Wednesday, May 07, 2014

Review: Pallor Mortis - The Art of Terror

Pallor Mortis obtained their start in Montreal in 2010 and wasted no time getting their name out into the local scene. By 2011 they'd released a self-titled four-track EP that received high acclaim in the underground and soon they found themselves sharing the stage with a number of well known groups such as Skeletonwitch. A full-length release from Pallor Mortis was highly lusted after, and now the band have delivered unto drooling moshers The Art of Terror.

Genre: Death Metal
Label: Self-released/independent
Release Date: April 4th, 2014
  1. Teneabrerum
  2. Vengeance Basks in Vestiges of the Past
  3. To Sever; The Art of Terror
  4. As Man Beheld Its Scorching Ruins
  5. Fretum
  6. Gorged Flesh Adorned Their Shores
  7. Crimson Blade of Assyria
  8. The Chthonian Pyre of Salem
  9. Incendium
Total Playtime: 28 minutes, 43 seconds





Rating: 9.5/10




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Pallor Mortis obtained their start in Montreal in 2010 and wasted no time getting their name out into the local scene. By 2011 they'd released a self-titled four-track EP that received high acclaim in the underground and soon they found themselves sharing the stage with a number of well known groups such as Skeletonwitch. A full-length release from Pallor Mortis was highly lusted after, and now the band have delivered unto drooling moshers The Art of Terror.

The album itself is adorned with a horrific renaissance style art piece that alone makes the flesh crawl, if only you could see the creepier back layout you would find your repulsion skyrocketing. Opening with a mood setting cinematic styled track, The Art of Terror thereafter spews into a toxic montage of murderous brute force that drips with acidic properties which will leave themselves permanently etched into the mind. The material has a slight technicality in it's composure writing, in that there are rests that are briefly incorporated and once the instruments land on a grounding structure they progress to the next in the never ending series of changes that make up the short duration of the album; though sometimes they come back in a verse-chorus-verse frame, such as in "To Sever; The Art of Terror". Despite the short length of the material, it still finds time to allow for moments of atmosphere, as in "Fretum" which is an entirely water-logged synthetic track and both the opener "Tenaebererum" and closer "Incendium" are of the same accord.

When I witnessed Pallor Mortis live Jessica Simard was the bass player, since that wondrous live event at Il Motor with Skeletonwitch she has now taken over guitar duty. She alone is in charge of audibly creating the most memorable foundations of the content, and with a darkly twisted distortion at her side she pulls off tons of fleeting, well placed tremolos, palm-muted rhythms and abnormally designed chord structures to create an ordnance of fermented, evil arias. The guitar makes it's fury well known, most notably in "Vengeance Basks in Vestiges of the Past", "To Sever; The Art of Terror", "Gorged Flesh Adorned Their Shores" and "The Chthonian Pyre of Salem", the latter having the only solo of the content and some forceful, eerie bridges. Following the ascensions and descents of the guitar rhythms, namely in "Gorged Flesh Adorned Their Shores", are the vocals. More often than not, the vocals are layered to display aggressively carnal growls that lower into crushing gutturals at times, and even verge on the boarder of pig squeals obsessionally, such as in "To Sever; The Art of Terror". The second set of vocals that take the backseat are of a grindcore meets black metal flavor, complete with raspy growls and higher octaves.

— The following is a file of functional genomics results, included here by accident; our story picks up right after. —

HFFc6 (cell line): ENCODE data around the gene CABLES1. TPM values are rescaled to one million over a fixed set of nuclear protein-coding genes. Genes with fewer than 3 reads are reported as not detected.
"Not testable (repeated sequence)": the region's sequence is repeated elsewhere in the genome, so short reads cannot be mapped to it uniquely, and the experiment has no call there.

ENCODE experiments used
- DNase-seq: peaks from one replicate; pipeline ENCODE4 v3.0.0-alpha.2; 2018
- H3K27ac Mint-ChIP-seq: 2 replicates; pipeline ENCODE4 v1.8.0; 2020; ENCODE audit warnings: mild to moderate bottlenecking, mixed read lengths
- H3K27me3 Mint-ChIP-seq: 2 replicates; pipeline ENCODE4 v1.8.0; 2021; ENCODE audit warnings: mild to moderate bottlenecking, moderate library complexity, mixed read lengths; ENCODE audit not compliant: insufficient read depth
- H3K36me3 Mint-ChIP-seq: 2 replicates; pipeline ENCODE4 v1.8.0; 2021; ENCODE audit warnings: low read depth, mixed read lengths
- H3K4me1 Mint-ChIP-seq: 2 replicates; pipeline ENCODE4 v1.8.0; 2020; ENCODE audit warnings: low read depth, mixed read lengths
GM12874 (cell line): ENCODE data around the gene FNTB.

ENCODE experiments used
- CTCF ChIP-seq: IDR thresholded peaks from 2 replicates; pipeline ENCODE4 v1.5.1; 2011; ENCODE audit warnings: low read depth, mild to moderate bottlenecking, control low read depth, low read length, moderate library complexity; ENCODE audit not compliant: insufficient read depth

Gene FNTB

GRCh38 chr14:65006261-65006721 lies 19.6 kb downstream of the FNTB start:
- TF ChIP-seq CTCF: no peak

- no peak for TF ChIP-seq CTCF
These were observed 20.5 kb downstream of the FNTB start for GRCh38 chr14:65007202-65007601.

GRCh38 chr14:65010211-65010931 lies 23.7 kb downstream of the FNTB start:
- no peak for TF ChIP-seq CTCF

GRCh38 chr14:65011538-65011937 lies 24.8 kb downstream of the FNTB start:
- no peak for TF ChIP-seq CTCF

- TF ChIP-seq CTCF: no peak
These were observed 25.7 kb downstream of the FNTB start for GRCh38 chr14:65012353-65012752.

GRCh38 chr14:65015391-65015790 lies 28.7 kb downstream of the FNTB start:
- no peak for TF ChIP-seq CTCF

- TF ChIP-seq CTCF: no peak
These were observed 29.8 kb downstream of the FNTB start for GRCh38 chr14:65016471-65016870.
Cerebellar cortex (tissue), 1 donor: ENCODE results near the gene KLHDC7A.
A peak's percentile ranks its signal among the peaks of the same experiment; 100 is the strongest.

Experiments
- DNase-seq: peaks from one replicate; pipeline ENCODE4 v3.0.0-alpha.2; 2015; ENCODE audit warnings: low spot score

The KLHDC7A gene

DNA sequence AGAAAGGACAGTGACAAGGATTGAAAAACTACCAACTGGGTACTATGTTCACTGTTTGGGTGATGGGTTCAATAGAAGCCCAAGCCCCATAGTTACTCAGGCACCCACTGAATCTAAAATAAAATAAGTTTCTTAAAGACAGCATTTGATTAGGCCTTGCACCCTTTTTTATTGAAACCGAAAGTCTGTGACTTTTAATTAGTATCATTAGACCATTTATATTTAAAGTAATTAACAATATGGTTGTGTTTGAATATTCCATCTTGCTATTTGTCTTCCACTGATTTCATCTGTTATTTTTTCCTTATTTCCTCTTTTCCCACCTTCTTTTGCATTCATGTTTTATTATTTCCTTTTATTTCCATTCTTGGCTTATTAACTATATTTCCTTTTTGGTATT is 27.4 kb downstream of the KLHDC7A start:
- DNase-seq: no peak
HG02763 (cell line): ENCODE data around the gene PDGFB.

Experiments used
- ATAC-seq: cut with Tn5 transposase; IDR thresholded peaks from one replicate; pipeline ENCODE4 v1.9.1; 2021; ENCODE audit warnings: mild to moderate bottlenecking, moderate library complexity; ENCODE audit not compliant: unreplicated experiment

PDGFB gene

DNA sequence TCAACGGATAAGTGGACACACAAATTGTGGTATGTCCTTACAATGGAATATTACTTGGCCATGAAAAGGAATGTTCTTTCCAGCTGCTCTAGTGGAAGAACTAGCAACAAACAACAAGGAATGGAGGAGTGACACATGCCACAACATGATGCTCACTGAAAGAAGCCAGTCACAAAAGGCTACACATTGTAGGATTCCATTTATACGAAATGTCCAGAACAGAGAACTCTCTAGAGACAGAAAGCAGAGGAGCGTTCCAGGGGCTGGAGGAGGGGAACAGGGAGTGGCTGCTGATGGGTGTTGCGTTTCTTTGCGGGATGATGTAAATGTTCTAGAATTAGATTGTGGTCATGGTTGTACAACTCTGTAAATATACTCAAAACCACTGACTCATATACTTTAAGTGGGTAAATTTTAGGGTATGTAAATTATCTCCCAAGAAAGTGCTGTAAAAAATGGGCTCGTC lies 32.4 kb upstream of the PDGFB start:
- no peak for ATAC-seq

The drums follow along in the background with an army of accentual hi-hats and double bass kicks, though due to how far back they're mixed this is the only instrument that doesn't make a huge impact on the listener until some sort of focus is drawn to them, as in "Vengeance Basks in Vestiges of the Past" and "The Chthonian Pyre of Salem". While all of the instruments and their skill sets are outstanding, what really makes The Art of Terror incredible are the deplorable compositions and refined song writing; this is where the technicality to the music comes in. The compositions allow for extremely fleeting still segments of the guitar, drums and vocals to allow the woody bass to display it's quick, skillful lines, the best example being "As Man Beheld Its Scorching Ruins".

A fierce debut entry from one of the strongest death metal bands in Montreal, Pallor Mortis have defined themselves with a multitude of characteristics in The Art of Terror, which as a truly horrifying experience to say the least. Each track has something to offer, and the slight technical compositions go a long way in producing uniquely recognizable riffs and vocals; both which create an instantly noticed infrastructure once the tracks begin. Not without it's flaws, the material could stand to add a slight reverb to the drums or push them slightly higher in the mixing to have them stand out more, although this drawback is minor and doesn't hinder the immense enjoyment that this content has to offer. One of the best of 2014 this far, be sure to check out this release as soon as possible and for a drop in the bucket of $4.99 USD on their Bandcamp, hopefully it'll be sooner than later.

Physical Copy Provided by: Silver Wings Studios

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